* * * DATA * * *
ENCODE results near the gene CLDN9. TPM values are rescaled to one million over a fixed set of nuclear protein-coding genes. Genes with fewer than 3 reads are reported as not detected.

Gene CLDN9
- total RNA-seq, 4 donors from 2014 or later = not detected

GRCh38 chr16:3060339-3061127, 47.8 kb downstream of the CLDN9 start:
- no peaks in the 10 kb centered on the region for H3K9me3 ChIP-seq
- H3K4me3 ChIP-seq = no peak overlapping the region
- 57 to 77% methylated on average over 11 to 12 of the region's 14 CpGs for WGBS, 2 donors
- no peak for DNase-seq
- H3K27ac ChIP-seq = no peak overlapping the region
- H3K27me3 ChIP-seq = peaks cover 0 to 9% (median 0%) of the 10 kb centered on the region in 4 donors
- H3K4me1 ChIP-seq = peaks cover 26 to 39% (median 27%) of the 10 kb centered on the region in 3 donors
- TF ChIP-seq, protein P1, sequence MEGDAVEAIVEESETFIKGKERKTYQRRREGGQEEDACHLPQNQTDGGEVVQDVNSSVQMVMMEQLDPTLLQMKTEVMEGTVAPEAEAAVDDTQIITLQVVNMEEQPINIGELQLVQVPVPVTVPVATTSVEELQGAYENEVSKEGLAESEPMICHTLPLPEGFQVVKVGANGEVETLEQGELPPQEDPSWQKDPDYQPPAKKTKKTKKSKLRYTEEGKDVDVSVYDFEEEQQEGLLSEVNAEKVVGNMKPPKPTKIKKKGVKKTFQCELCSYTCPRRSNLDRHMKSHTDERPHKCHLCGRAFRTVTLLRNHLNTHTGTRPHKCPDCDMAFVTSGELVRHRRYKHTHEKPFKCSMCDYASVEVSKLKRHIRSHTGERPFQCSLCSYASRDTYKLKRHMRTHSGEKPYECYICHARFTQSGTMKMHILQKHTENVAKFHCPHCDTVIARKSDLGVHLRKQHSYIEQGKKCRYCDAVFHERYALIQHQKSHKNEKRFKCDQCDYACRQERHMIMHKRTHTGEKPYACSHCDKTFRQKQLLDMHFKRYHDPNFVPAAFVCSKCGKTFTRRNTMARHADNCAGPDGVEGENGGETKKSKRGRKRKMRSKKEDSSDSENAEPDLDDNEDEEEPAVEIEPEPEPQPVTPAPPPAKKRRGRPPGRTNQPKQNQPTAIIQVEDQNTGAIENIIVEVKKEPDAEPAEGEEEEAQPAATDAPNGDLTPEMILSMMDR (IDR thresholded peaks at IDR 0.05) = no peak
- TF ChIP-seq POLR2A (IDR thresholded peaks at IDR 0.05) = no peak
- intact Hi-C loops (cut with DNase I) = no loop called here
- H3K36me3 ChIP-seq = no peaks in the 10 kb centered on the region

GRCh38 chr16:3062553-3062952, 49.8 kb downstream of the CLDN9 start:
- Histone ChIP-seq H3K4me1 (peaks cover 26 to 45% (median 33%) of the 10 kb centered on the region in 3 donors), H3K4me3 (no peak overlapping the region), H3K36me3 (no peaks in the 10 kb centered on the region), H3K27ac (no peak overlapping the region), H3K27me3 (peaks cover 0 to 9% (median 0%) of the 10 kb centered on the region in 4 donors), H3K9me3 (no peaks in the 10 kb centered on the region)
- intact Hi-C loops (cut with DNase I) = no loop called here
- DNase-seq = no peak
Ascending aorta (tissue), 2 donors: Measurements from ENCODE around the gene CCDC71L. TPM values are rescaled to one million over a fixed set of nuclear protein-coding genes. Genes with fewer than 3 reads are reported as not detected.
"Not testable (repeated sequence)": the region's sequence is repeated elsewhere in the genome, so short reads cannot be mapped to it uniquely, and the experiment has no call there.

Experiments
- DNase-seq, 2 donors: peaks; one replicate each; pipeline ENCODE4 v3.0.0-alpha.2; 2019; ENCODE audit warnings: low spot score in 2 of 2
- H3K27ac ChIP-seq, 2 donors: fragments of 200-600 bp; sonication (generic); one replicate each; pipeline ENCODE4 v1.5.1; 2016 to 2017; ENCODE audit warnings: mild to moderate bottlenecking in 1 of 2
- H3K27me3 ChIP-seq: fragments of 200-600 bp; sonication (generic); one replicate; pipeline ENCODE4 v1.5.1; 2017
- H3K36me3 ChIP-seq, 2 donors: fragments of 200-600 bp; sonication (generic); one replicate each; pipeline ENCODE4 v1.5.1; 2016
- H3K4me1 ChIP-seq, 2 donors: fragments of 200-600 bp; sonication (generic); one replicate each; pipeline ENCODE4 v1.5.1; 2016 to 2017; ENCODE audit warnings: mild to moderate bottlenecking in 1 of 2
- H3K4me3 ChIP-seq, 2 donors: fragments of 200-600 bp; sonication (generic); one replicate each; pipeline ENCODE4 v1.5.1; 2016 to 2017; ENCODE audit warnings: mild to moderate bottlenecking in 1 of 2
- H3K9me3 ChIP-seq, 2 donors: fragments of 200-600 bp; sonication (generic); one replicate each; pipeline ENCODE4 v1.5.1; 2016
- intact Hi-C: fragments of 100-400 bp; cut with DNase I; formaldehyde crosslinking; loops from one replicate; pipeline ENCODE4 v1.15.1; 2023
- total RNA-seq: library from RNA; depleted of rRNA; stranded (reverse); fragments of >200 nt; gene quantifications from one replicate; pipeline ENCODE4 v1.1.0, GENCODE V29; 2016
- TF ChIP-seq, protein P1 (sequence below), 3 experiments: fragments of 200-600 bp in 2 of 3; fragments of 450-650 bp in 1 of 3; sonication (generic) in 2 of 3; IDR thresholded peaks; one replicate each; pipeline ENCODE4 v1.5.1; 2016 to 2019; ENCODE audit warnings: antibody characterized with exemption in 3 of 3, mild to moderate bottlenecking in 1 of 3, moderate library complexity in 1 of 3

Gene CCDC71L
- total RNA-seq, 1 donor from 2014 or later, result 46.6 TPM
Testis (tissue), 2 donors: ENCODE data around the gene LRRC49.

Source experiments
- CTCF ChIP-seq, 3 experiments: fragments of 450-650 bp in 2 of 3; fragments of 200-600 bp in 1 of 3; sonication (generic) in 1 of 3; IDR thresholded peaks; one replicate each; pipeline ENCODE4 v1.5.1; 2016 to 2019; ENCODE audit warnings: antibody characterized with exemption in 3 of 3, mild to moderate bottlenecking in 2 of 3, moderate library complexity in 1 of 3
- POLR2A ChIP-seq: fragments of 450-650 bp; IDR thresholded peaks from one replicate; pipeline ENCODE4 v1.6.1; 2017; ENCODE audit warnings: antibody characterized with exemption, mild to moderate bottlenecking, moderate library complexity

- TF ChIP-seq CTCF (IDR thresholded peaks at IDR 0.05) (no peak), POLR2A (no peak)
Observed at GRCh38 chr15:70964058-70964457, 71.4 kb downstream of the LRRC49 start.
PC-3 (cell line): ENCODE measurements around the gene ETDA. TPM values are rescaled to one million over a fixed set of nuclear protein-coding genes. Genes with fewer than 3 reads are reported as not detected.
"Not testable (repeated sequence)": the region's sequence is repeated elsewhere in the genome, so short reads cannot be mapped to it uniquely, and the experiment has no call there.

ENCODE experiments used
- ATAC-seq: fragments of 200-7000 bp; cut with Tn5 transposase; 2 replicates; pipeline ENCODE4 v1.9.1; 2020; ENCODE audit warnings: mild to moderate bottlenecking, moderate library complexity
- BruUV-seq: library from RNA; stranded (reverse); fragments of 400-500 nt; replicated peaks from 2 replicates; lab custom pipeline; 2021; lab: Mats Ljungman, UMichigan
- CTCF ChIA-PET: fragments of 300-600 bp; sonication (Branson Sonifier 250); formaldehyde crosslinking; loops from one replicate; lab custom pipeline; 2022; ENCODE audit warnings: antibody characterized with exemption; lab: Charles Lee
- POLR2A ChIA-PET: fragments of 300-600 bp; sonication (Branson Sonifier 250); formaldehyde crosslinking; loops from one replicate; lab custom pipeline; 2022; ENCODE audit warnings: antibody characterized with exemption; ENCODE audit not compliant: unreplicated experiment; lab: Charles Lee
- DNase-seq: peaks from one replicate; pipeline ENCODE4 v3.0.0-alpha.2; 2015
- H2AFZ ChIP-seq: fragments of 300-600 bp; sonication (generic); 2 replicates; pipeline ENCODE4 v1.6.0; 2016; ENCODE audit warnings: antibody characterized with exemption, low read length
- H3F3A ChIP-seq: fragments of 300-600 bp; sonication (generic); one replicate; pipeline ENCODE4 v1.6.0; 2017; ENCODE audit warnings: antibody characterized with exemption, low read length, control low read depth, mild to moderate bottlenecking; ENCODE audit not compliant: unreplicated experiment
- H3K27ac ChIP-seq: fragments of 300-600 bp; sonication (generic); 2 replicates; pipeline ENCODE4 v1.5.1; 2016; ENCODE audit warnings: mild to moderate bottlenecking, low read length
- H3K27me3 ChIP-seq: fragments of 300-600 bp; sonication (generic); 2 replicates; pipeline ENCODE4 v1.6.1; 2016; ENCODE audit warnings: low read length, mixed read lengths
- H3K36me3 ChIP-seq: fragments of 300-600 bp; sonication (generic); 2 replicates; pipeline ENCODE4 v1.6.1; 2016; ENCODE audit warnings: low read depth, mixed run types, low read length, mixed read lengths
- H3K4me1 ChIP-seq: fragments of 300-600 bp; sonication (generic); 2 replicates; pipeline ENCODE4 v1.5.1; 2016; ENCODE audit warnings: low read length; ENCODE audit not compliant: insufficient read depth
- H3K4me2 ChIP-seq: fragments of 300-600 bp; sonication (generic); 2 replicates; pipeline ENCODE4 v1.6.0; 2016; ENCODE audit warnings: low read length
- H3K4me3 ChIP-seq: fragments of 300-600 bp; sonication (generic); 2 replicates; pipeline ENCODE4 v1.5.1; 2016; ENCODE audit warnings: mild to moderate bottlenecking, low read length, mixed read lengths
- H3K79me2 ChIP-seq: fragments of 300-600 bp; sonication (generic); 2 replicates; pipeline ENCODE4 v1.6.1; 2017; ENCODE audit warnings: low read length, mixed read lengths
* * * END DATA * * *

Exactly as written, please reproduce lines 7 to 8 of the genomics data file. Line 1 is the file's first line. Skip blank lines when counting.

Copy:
- 57 to 77% methylated on average over 11 to 12 of the region's 14 CpGs for WGBS, 2 donors
- no peak for DNase-seq